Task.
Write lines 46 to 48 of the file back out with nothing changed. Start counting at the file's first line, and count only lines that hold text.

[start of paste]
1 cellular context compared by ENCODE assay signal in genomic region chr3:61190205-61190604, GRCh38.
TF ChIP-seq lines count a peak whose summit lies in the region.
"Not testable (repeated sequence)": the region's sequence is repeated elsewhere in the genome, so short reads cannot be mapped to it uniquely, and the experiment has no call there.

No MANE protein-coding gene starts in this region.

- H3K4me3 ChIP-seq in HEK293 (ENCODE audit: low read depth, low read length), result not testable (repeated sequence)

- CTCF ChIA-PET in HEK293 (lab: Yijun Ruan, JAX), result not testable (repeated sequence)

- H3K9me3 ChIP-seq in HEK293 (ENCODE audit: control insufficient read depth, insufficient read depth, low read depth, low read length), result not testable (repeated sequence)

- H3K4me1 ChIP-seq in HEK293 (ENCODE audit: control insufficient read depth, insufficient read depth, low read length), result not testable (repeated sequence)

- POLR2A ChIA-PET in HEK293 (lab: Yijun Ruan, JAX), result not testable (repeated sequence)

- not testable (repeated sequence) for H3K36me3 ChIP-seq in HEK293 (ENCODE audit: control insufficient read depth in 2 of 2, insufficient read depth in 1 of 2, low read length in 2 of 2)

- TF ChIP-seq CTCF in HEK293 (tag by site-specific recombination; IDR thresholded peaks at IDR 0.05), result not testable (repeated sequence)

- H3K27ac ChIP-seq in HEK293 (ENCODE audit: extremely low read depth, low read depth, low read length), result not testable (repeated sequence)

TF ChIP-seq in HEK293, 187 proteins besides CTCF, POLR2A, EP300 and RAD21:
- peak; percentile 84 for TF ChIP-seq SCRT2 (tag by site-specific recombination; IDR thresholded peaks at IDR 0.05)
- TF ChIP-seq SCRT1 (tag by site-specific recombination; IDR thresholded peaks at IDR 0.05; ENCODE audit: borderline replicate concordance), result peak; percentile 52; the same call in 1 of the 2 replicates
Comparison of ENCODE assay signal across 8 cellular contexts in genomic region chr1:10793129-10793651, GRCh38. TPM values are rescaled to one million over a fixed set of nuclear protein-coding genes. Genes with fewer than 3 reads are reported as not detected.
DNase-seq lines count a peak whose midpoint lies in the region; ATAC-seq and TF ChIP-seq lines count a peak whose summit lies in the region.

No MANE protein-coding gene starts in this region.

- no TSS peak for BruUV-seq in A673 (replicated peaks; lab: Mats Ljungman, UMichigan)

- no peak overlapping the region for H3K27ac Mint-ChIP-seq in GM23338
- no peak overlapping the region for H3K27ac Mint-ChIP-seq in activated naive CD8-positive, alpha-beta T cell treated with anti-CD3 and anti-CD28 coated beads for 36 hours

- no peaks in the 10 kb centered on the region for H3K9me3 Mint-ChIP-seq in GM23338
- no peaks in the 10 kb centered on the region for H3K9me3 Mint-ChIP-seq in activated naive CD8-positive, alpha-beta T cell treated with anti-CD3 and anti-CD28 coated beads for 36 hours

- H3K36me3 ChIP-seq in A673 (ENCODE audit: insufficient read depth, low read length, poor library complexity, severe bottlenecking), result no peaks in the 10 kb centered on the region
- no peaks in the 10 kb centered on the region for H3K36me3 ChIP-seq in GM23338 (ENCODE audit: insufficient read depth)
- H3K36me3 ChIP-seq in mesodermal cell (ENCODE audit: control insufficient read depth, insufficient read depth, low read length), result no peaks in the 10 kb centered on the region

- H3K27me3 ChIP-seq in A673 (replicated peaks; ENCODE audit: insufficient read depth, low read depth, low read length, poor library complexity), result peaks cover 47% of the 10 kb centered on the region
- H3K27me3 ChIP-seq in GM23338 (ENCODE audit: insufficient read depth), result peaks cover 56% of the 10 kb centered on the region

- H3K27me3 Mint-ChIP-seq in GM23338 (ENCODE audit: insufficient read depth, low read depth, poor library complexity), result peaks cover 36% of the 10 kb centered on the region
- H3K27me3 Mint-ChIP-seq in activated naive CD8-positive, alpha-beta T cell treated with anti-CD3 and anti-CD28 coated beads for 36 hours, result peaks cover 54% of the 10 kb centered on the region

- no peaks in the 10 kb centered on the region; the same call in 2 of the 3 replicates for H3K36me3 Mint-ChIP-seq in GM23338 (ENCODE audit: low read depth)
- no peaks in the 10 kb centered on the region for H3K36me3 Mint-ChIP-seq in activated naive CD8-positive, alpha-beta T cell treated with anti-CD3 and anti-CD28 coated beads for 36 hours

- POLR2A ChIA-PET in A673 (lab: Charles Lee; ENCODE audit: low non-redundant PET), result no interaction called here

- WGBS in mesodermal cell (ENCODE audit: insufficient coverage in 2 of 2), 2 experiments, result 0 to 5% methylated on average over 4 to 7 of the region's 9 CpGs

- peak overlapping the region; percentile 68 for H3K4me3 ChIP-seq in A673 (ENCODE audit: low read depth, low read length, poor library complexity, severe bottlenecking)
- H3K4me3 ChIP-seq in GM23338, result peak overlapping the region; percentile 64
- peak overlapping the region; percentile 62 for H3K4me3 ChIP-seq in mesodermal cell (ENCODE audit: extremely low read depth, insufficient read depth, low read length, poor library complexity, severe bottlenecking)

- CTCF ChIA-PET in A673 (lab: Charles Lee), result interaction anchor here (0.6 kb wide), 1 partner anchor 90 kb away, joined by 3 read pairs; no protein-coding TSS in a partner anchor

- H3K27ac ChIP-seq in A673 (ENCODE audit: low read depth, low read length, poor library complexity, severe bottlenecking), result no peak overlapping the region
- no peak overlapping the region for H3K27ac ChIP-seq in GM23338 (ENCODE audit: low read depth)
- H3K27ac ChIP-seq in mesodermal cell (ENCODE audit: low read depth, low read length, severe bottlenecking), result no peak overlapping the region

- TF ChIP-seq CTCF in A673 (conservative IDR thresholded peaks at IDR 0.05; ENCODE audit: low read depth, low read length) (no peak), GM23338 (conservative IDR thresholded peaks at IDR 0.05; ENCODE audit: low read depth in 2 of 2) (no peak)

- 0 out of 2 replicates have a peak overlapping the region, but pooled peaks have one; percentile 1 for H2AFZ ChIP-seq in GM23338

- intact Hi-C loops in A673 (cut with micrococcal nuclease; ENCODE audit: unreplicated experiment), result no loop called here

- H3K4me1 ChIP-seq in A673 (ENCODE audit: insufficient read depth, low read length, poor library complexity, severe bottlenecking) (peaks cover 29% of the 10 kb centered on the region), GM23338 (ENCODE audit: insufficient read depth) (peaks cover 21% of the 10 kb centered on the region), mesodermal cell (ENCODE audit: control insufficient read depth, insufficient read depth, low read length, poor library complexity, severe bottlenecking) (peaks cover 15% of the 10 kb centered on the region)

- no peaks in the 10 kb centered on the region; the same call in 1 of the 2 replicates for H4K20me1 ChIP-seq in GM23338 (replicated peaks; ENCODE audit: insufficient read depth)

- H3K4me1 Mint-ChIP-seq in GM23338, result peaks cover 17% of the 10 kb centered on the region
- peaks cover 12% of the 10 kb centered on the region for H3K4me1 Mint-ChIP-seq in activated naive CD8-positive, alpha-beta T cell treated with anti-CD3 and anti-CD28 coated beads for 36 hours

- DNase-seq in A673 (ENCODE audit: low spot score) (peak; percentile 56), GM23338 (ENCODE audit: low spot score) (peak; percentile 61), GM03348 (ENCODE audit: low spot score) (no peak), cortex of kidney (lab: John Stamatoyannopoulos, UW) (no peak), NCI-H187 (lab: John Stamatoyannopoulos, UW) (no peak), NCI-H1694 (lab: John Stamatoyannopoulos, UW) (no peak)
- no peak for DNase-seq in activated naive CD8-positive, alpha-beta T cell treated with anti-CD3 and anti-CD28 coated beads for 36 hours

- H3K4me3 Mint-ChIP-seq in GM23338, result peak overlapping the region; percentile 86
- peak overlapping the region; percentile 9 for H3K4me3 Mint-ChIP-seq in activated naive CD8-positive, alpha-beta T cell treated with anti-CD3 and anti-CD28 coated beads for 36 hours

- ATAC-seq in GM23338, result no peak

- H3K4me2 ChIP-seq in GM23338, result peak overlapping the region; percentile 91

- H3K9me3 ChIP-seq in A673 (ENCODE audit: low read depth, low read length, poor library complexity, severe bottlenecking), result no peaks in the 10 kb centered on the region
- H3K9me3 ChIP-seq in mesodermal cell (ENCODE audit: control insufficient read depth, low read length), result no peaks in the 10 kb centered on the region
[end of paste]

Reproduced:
- no peaks in the 10 kb centered on the region; the same call in 1 of the 2 replicates for H4K20me1 ChIP-seq in GM23338 (replicated peaks; ENCODE audit: insufficient read depth)

- H3K4me1 Mint-ChIP-seq in GM23338, result peaks cover 17% of the 10 kb centered on the region
- peaks cover 12% of the 10 kb centered on the region for H3K4me1 Mint-ChIP-seq in activated naive CD8-positive, alpha-beta T cell treated with anti-CD3 and anti-CD28 coated beads for 36 hours